IMF: Fed shouldn't raise rates until 2016

Lagarde LW

Christine Lagarde just told Janet Yellen to chill out.

The International Monetary Fund wants the Federal Reserve to wait until 2016 before it raises its interest rates off their historic lows. The U.S. economy isn't healthy enough to act before that, the IMF concludes.

That goes against what Fed Chair Janet Yellen said just two weeks ago during a speech in Rhode Island. Yellen sees signs of a recovery and believes the Fed will be able to raise rates sometime this year. Most experts believe the Fed will raise rates in September, but the IMF recommendation will likely re-open the debate.

Thursday's IMF report is another worrisome sign that the U.S. economy is stalling. Although the IMF still expects America's economy to grow this year at a rate of 2.5%, that is almost in line with last year's growth.

The hope was that America would have a break out year in 2015. As recently as April, the IMF projected 3.1% growth for the U.S. Now the IMF sees too many factors holding the economy back.

Related: The U.S. and world economies are slowing down

"The underpinnings for continued growth and job creation remain in place. However, momentum was sapped in recent months by a series of negative shocks," the IMF, led by Lagarde, said in its report.

The IMF recommends that the Fed should wait until the economy shows better wage growth and lower levels of part-time employment, among other improvements.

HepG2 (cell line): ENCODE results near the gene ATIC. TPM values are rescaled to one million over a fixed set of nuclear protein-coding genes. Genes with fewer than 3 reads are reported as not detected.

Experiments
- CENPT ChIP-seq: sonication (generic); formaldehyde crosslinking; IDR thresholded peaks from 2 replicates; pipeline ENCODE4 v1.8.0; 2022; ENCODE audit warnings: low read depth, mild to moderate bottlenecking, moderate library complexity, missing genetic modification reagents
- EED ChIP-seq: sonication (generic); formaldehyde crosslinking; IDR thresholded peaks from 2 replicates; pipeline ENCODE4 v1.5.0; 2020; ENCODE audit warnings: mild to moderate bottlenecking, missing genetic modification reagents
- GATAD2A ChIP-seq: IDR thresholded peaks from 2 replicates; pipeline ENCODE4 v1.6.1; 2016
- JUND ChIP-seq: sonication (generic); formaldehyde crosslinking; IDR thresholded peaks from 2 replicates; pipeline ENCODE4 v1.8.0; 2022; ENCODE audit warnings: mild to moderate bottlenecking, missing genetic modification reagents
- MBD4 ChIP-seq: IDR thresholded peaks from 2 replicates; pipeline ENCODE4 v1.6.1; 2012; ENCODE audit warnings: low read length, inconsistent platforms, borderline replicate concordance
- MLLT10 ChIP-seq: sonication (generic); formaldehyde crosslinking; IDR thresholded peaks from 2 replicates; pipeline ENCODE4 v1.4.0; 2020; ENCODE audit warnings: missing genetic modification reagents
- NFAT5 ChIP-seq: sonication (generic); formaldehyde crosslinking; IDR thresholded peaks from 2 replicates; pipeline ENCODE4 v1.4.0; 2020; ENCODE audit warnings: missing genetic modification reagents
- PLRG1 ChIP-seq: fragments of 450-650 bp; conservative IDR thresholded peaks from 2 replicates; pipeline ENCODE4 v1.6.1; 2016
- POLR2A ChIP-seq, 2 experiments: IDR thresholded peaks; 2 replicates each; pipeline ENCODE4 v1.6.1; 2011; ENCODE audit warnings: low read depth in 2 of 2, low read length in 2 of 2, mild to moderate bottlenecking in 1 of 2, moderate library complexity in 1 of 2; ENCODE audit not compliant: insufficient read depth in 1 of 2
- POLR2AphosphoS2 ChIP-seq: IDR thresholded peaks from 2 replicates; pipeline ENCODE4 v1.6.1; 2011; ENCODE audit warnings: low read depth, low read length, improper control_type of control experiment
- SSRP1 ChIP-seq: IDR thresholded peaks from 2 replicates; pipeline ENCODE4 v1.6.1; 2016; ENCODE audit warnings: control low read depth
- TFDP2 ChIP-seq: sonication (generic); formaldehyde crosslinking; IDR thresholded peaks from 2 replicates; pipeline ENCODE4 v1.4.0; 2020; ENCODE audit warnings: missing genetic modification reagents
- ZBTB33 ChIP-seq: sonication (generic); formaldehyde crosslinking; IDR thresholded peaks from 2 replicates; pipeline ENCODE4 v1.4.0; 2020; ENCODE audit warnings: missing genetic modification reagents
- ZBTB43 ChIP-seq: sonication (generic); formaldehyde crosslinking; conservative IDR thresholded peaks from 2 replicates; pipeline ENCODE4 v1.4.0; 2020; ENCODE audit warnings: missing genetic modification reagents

While hiring has picked up, pay has not. Wages only grew by 2.2% in April compared to year ago, well below the Fed's goal for 3.5% growth. And 6.6 million Americans are working part-time jobs but want full-time jobs -- much higher than the pre-recession level.

America's economy contracted in the first quarter this year, leading the IMF to believe that the first few months of 2015 will drag down growth for the year.

The Fed hasn't raised rates in almost a decade. A rate hike would show that the Fed is confident enough about the economy's health to take off the training wheels that have been in place since the financial crisis. A spokesperson for the Federal Reserve declined to comment on the IMF's report.

After dropping over 110 points early Thursday morning, the stock market trimmed its losses somewhat. Investors are concerned a rate hike could disrupt the bull market's 6-year run. Any delayed rate hike is good news to some investors.

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